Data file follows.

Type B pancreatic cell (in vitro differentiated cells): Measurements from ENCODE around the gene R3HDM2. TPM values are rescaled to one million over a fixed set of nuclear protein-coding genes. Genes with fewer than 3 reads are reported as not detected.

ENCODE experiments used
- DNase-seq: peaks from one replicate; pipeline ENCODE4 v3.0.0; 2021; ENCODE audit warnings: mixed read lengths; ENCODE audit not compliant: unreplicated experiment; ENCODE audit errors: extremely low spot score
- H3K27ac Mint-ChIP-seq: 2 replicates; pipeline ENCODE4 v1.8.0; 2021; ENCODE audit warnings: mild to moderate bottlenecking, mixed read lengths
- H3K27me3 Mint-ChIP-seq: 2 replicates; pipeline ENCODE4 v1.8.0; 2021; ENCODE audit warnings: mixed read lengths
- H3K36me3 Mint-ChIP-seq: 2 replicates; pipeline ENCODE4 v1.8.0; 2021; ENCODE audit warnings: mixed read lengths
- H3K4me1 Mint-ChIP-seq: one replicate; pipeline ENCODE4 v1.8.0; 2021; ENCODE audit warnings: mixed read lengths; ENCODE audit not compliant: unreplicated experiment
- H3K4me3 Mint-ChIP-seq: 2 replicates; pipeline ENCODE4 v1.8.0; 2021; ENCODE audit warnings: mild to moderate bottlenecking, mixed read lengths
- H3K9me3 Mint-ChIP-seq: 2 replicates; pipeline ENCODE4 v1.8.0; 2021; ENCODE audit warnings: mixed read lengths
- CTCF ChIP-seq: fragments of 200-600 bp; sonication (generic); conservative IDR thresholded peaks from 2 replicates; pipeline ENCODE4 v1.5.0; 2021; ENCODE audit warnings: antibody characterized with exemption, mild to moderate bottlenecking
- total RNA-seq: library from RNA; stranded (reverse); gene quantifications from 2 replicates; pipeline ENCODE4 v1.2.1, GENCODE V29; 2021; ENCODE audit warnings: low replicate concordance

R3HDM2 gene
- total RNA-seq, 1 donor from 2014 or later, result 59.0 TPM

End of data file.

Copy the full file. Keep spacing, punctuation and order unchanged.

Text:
Type B pancreatic cell (in vitro differentiated cells): Measurements from ENCODE around the gene R3HDM2. TPM values are rescaled to one million over a fixed set of nuclear protein-coding genes. Genes with fewer than 3 reads are reported as not detected.

ENCODE experiments used
- DNase-seq: peaks from one replicate; pipeline ENCODE4 v3.0.0; 2021; ENCODE audit warnings: mixed read lengths; ENCODE audit not compliant: unreplicated experiment; ENCODE audit errors: extremely low spot score
- H3K27ac Mint-ChIP-seq: 2 replicates; pipeline ENCODE4 v1.8.0; 2021; ENCODE audit warnings: mild to moderate bottlenecking, mixed read lengths
- H3K27me3 Mint-ChIP-seq: 2 replicates; pipeline ENCODE4 v1.8.0; 2021; ENCODE audit warnings: mixed read lengths
- H3K36me3 Mint-ChIP-seq: 2 replicates; pipeline ENCODE4 v1.8.0; 2021; ENCODE audit warnings: mixed read lengths
- H3K4me1 Mint-ChIP-seq: one replicate; pipeline ENCODE4 v1.8.0; 2021; ENCODE audit warnings: mixed read lengths; ENCODE audit not compliant: unreplicated experiment
- H3K4me3 Mint-ChIP-seq: 2 replicates; pipeline ENCODE4 v1.8.0; 2021; ENCODE audit warnings: mild to moderate bottlenecking, mixed read lengths
- H3K9me3 Mint-ChIP-seq: 2 replicates; pipeline ENCODE4 v1.8.0; 2021; ENCODE audit warnings: mixed read lengths
- CTCF ChIP-seq: fragments of 200-600 bp; sonication (generic); conservative IDR thresholded peaks from 2 replicates; pipeline ENCODE4 v1.5.0; 2021; ENCODE audit warnings: antibody characterized with exemption, mild to moderate bottlenecking
- total RNA-seq: library from RNA; stranded (reverse); gene quantifications from 2 replicates; pipeline ENCODE4 v1.2.1, GENCODE V29; 2021; ENCODE audit warnings: low replicate concordance

R3HDM2 gene
- total RNA-seq, 1 donor from 2014 or later, result 59.0 TPM